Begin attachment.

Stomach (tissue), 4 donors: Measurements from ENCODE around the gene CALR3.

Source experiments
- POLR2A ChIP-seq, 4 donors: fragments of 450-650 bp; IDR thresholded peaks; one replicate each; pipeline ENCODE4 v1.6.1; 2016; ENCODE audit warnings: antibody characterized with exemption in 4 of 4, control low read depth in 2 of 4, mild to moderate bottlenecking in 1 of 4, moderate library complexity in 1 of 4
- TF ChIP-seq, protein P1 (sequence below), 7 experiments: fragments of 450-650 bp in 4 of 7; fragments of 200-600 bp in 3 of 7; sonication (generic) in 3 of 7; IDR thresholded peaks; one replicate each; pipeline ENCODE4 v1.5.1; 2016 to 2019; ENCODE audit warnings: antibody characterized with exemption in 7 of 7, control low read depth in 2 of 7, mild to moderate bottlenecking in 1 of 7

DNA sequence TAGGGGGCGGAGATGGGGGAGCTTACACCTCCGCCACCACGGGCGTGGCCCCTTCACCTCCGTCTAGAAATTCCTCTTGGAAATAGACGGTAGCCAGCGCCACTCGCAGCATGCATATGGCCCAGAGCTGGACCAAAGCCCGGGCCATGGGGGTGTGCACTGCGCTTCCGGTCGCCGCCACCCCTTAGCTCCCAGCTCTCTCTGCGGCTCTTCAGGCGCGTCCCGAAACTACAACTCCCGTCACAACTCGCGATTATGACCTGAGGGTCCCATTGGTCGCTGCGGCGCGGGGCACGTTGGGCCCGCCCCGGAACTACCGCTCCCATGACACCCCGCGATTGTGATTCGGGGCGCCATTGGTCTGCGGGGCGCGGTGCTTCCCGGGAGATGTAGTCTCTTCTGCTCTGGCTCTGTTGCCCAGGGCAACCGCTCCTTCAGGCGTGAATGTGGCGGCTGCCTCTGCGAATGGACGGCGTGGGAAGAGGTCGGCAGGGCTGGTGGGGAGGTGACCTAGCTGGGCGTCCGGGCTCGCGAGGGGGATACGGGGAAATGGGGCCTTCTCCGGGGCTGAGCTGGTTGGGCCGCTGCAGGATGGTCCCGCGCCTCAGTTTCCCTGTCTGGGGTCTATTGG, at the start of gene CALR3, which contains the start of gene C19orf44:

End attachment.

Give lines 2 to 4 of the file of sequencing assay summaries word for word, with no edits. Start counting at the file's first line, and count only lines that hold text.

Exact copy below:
Source experiments
- POLR2A ChIP-seq, 4 donors: fragments of 450-650 bp; IDR thresholded peaks; one replicate each; pipeline ENCODE4 v1.6.1; 2016; ENCODE audit warnings: antibody characterized with exemption in 4 of 4, control low read depth in 2 of 4, mild to moderate bottlenecking in 1 of 4, moderate library complexity in 1 of 4
- TF ChIP-seq, protein P1 (sequence below), 7 experiments: fragments of 450-650 bp in 4 of 7; fragments of 200-600 bp in 3 of 7; sonication (generic) in 3 of 7; IDR thresholded peaks; one replicate each; pipeline ENCODE4 v1.5.1; 2016 to 2019; ENCODE audit warnings: antibody characterized with exemption in 7 of 7, control low read depth in 2 of 7, mild to moderate bottlenecking in 1 of 7